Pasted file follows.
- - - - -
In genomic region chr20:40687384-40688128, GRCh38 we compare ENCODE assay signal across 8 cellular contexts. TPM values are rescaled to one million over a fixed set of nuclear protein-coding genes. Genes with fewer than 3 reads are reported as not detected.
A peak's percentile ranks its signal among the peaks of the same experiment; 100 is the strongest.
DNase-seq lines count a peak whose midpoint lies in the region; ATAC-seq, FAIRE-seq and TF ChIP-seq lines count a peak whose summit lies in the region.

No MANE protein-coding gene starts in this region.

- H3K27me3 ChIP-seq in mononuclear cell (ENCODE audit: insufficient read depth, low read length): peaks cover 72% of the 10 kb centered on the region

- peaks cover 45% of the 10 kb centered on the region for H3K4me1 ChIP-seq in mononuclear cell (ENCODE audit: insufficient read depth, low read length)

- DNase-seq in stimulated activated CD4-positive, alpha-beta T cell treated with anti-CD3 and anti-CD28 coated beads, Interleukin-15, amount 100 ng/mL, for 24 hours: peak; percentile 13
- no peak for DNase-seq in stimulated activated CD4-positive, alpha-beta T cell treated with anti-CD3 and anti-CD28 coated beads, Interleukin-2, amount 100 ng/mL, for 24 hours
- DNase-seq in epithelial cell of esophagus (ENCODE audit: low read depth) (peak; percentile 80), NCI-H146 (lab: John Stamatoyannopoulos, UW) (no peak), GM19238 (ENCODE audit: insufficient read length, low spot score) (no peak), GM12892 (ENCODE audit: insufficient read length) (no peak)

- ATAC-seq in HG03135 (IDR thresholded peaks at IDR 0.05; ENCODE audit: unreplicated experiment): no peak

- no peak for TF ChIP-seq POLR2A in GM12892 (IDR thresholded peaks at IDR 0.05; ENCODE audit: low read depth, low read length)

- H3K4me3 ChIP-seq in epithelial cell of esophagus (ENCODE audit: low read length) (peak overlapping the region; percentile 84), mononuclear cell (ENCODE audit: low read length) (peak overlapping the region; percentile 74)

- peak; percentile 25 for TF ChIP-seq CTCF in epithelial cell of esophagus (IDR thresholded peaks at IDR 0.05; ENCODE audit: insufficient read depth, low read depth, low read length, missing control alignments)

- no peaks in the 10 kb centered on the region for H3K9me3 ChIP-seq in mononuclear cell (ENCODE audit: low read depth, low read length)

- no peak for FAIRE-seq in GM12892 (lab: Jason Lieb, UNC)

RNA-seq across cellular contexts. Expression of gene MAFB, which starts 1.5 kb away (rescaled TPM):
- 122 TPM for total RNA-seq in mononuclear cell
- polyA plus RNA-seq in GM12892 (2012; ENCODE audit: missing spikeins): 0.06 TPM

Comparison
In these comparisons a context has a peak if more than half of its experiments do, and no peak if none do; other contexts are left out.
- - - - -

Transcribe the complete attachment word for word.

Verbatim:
In genomic region chr20:40687384-40688128, GRCh38 we compare ENCODE assay signal across 8 cellular contexts. TPM values are rescaled to one million over a fixed set of nuclear protein-coding genes. Genes with fewer than 3 reads are reported as not detected.
A peak's percentile ranks its signal among the peaks of the same experiment; 100 is the strongest.
DNase-seq lines count a peak whose midpoint lies in the region; ATAC-seq, FAIRE-seq and TF ChIP-seq lines count a peak whose summit lies in the region.

No MANE protein-coding gene starts in this region.

- H3K27me3 ChIP-seq in mononuclear cell (ENCODE audit: insufficient read depth, low read length): peaks cover 72% of the 10 kb centered on the region

- peaks cover 45% of the 10 kb centered on the region for H3K4me1 ChIP-seq in mononuclear cell (ENCODE audit: insufficient read depth, low read length)

- DNase-seq in stimulated activated CD4-positive, alpha-beta T cell treated with anti-CD3 and anti-CD28 coated beads, Interleukin-15, amount 100 ng/mL, for 24 hours: peak; percentile 13
- no peak for DNase-seq in stimulated activated CD4-positive, alpha-beta T cell treated with anti-CD3 and anti-CD28 coated beads, Interleukin-2, amount 100 ng/mL, for 24 hours
- DNase-seq in epithelial cell of esophagus (ENCODE audit: low read depth) (peak; percentile 80), NCI-H146 (lab: John Stamatoyannopoulos, UW) (no peak), GM19238 (ENCODE audit: insufficient read length, low spot score) (no peak), GM12892 (ENCODE audit: insufficient read length) (no peak)

- ATAC-seq in HG03135 (IDR thresholded peaks at IDR 0.05; ENCODE audit: unreplicated experiment): no peak

- no peak for TF ChIP-seq POLR2A in GM12892 (IDR thresholded peaks at IDR 0.05; ENCODE audit: low read depth, low read length)

- H3K4me3 ChIP-seq in epithelial cell of esophagus (ENCODE audit: low read length) (peak overlapping the region; percentile 84), mononuclear cell (ENCODE audit: low read length) (peak overlapping the region; percentile 74)

- peak; percentile 25 for TF ChIP-seq CTCF in epithelial cell of esophagus (IDR thresholded peaks at IDR 0.05; ENCODE audit: insufficient read depth, low read depth, low read length, missing control alignments)

- no peaks in the 10 kb centered on the region for H3K9me3 ChIP-seq in mononuclear cell (ENCODE audit: low read depth, low read length)

- no peak for FAIRE-seq in GM12892 (lab: Jason Lieb, UNC)

RNA-seq across cellular contexts. Expression of gene MAFB, which starts 1.5 kb away (rescaled TPM):
- 122 TPM for total RNA-seq in mononuclear cell
- polyA plus RNA-seq in GM12892 (2012; ENCODE audit: missing spikeins): 0.06 TPM

Comparison
In these comparisons a context has a peak if more than half of its experiments do, and no peak if none do; other contexts are left out.